Why am I bringing this up now? We are now post Pesach. During that one important week of the year, many of us are in the "from scratch" mode. We use very little in the way of prepared foods. Somehow, we manage to get through the week with simple desserts like baked apples, poached pears, fresh fruit salad, watermelon and frozen bananas.

For Shabbos and Yom Tov, we may bake some family Pesach specialties, but generally they are light chiffon or sponge type cakes, they don't have frosting, and since there are lots of people around the table, everyone gets a very small piece.

Why not carry this forward into the coming year? Junk food isn't good for anyone. It is empty calories derived from sugars and fats. Who needs it?

Let's redo our menu plans. I know that everyone and her sister serves potato bourekas with creamed mushroom sauce as the first course at sheva brochos, but why not have a fresh vegetable salad with low-fat toppings like fresh sliced mushrooms and sprouts instead? And for the main course, instead of fried schnitzel, how about a stir-fry of non- breaded white meat chicken strips with onions, celery, zucchini, carrots and lots of other vegetables?

Now for the side dishes. Green beans taste just fine steamed or prepared in tomato sauce. They don't have to be saturated with margarine. And potatoes can be baked and served right in their skins. They don't have to arrive at the table swimming in grease. You get the picture. We can all cut down on fats and sugars. It isn't just a way for the overweight among us to lose some extra pounds. It is a heart-healthy way for everyone to eat.

Now for another suggestion: The ideal way to lose weight is to exercise, and one of the best exercises is walking. If a young woman does get to her mid teens with a weight problem, she can find a walking partner and go out for a brisk daily early-morning or early-evening walk. I used this method almost twenty years ago to get rid of the extra poundage I had been schlepping around for years. My oldest son was six months away from the age that most of the boys in his yeshiva enter shidduchim.

I had put on ten extra pounds with each of my last four pregnancies and I was now huffing and puffing my way through early middle-age. My goal was to buy a nice, stylish dress for my son's wedding — and not in the fat lady's department. For forty-five minutes, every morning except Shabbos and Yom Tov, for many, many months, I put my youngest son in his stroller and walked briskly around my neighborhood. On rainy days, we drove to the nearby shopping mall and did our walk inside.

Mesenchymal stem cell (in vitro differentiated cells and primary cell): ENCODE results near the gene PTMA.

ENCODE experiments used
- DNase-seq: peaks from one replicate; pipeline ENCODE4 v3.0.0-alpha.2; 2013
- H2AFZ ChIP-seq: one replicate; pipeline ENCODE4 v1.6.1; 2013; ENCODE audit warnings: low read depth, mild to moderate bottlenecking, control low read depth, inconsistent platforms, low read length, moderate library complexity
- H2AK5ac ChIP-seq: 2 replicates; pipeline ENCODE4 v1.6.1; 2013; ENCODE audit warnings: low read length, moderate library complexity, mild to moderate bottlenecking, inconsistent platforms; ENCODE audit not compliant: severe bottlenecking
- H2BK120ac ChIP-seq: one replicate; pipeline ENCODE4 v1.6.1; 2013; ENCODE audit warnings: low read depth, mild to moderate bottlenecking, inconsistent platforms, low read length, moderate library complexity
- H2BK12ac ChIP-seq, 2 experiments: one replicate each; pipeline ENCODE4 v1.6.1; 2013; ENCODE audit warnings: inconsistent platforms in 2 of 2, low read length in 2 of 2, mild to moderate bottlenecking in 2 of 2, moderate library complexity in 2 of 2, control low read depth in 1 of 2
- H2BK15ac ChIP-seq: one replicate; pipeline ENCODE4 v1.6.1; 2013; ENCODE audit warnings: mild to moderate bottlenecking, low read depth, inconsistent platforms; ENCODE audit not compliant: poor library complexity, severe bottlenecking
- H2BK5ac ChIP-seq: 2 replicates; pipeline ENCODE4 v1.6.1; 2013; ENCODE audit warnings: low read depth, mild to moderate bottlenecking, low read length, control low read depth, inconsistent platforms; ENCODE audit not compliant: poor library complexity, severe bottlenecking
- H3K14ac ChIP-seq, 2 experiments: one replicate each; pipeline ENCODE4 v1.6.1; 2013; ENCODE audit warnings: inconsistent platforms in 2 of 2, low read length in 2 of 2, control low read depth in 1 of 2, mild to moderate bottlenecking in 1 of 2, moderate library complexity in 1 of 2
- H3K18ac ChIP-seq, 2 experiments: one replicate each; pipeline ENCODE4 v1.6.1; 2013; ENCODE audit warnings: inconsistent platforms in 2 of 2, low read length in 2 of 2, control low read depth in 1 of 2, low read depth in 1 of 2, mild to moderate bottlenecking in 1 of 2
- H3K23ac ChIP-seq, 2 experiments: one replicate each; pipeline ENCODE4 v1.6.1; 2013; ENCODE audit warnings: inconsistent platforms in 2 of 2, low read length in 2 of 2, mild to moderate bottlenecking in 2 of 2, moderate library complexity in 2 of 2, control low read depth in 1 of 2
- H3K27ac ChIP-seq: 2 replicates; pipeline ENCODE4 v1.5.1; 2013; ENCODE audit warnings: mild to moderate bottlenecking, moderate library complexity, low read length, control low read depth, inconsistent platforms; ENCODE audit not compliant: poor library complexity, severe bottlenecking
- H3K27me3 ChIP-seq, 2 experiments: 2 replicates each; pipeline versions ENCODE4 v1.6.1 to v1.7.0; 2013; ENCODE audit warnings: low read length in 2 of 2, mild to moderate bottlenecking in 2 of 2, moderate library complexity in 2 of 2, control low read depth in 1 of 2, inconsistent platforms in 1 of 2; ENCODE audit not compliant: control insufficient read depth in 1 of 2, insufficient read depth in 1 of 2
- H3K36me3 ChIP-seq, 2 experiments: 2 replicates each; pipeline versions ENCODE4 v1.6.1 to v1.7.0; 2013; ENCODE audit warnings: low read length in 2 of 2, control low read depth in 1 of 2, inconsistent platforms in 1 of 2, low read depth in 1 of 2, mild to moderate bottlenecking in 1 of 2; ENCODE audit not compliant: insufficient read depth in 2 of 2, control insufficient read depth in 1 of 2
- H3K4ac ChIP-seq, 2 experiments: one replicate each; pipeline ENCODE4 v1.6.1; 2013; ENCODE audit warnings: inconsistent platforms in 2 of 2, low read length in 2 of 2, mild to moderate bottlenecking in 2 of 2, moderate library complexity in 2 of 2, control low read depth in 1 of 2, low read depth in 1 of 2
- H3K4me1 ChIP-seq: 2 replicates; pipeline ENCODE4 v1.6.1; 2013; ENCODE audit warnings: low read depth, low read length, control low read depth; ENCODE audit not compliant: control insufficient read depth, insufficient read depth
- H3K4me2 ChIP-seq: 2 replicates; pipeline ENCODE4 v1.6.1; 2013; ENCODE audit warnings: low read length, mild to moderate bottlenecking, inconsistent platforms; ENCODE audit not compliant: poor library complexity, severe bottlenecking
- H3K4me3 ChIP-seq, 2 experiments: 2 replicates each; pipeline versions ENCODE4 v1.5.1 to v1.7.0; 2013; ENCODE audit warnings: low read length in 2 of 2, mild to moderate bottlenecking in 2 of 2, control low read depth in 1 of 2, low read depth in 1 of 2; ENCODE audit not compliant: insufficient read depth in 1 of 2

It worked! I'm still not reed-thin, but by the wedding, I was 35 pounds lighter. Of course, the walking wasn't the whole story. I slowly modified my eating pattern during that period and have been eating a more healthy diet ever since. Somehow, when you know that it is going to take a week or longer to walk off that box of chocolate truffles, they don't look quite as appetizing!

I know some wonderful overweight young girls who have gone into shidduchim with the announced attitude, "I'm an up front person. What you see is what you get." When their parents put out the word that they were looking, but the telephone failed to ring, they consoled themselves that they were still young and they had time.

It wasn't until their mid-twenties that they took a long hard look in the mirror and started slimming down. But the problem was that by that time, most of the men their age had already married. Of course weight is not the only thing that can stand between an eligible young lady and the chuppah. But when dealing with a delicate equation, why factor in a well-known drawback?

This is truly a very difficult subject, and I apologize to anyone and everyone whose feelings I may have hurt. But I feel very strongly that it was worth penning these ideas even if just one family takes these long term family eating- modification suggestions to heart and just one girl is spared the heartache of going into shidduchim at a weight that is considered unacceptable by today's rigorous—- albeit more- than-a-little ridiculous—-"standards."